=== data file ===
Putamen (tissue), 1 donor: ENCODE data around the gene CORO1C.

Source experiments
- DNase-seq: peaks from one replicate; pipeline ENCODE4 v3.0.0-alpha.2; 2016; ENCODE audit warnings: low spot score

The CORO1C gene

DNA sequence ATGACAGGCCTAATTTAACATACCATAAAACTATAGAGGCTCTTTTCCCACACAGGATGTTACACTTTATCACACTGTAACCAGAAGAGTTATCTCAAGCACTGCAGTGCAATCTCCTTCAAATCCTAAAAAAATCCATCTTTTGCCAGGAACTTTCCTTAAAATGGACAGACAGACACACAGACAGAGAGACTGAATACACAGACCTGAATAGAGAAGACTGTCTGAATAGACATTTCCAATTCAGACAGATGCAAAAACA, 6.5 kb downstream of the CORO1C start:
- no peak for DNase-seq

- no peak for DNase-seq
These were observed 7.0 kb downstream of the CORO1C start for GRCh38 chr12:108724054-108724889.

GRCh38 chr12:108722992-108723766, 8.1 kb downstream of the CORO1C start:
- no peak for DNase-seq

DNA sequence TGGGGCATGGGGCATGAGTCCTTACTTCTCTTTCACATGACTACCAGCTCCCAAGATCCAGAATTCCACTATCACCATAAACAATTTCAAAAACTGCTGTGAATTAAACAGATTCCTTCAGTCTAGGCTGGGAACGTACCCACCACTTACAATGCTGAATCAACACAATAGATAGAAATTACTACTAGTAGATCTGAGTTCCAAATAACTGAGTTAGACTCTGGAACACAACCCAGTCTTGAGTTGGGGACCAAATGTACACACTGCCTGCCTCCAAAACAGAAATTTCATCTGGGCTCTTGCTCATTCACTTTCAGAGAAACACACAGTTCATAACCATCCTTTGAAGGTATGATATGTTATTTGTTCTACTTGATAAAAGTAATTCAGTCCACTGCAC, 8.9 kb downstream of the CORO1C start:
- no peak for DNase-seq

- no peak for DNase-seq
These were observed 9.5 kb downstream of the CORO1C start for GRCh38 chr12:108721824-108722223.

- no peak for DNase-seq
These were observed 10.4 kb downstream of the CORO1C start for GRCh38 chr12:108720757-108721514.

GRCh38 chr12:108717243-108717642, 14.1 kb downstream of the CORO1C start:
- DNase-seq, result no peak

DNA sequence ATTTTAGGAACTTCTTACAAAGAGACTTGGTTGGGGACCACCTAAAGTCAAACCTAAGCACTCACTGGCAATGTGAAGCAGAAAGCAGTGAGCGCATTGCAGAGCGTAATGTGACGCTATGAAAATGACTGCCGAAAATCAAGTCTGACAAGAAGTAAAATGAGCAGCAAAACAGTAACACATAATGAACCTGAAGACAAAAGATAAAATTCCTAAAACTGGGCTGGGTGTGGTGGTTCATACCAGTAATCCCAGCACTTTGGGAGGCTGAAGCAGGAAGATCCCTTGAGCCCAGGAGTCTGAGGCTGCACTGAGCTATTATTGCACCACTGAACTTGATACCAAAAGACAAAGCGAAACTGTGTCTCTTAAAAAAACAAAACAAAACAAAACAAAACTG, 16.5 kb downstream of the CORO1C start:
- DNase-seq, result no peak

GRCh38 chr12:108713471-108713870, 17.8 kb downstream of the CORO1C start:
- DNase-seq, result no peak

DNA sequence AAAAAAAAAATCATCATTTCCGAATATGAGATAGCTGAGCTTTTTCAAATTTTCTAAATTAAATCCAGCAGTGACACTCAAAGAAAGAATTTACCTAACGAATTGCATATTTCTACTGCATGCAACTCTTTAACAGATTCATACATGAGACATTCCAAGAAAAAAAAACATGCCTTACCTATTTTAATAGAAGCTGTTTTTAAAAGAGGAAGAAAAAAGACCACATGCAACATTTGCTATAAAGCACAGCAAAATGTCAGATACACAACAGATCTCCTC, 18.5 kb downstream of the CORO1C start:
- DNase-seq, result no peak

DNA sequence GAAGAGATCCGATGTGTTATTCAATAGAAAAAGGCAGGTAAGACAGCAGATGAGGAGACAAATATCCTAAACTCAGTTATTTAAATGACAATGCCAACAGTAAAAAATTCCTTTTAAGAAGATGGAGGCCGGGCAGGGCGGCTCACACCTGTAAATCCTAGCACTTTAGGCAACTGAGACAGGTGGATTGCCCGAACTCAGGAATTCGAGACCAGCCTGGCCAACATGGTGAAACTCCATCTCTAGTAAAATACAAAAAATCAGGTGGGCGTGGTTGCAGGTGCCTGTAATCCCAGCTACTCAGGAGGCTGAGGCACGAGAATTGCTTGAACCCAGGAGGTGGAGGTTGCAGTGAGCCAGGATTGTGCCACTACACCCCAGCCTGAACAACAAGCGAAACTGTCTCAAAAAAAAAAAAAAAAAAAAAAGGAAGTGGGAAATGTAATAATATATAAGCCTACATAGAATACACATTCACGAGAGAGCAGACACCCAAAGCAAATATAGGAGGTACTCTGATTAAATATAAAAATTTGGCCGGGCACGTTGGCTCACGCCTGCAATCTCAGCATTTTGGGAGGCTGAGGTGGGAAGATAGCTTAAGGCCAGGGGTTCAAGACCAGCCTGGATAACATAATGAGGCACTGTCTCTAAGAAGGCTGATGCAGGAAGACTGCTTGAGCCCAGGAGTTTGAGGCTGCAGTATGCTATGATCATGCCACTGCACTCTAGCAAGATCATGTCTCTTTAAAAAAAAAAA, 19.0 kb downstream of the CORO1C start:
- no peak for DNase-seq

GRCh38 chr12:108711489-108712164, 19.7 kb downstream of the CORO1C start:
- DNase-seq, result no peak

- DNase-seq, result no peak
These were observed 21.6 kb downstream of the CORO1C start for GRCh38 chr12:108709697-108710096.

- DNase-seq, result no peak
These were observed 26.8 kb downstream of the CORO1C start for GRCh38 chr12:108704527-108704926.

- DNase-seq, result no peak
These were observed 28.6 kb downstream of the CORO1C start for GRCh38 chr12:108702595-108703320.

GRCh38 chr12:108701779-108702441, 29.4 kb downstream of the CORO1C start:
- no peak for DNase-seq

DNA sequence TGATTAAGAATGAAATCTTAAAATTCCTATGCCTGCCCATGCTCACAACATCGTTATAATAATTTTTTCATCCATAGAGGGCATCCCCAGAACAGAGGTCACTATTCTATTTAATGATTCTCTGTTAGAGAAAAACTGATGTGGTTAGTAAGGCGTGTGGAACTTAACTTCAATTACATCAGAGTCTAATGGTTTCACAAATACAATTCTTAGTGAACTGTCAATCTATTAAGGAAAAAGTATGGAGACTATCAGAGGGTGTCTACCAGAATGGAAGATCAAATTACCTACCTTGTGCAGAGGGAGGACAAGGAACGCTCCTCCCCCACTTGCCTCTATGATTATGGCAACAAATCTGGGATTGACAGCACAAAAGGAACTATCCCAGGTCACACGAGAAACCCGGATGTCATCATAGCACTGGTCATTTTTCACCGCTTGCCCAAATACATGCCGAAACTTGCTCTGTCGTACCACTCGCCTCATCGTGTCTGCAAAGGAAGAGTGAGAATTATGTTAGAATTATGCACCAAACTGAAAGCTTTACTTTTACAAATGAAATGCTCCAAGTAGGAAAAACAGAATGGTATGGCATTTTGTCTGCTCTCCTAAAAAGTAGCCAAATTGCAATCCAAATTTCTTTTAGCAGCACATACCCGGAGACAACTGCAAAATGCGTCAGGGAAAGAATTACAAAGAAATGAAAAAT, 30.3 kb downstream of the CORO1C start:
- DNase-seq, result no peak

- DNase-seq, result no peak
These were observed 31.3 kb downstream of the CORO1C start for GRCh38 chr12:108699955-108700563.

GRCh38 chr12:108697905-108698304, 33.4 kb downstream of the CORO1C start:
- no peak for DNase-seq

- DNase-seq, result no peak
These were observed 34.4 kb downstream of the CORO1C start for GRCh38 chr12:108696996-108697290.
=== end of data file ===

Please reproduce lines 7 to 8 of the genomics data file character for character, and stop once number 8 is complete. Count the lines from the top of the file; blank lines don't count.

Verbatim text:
- no peak for DNase-seq
These were observed 7.0 kb downstream of the CORO1C start for GRCh38 chr12:108724054-108724889.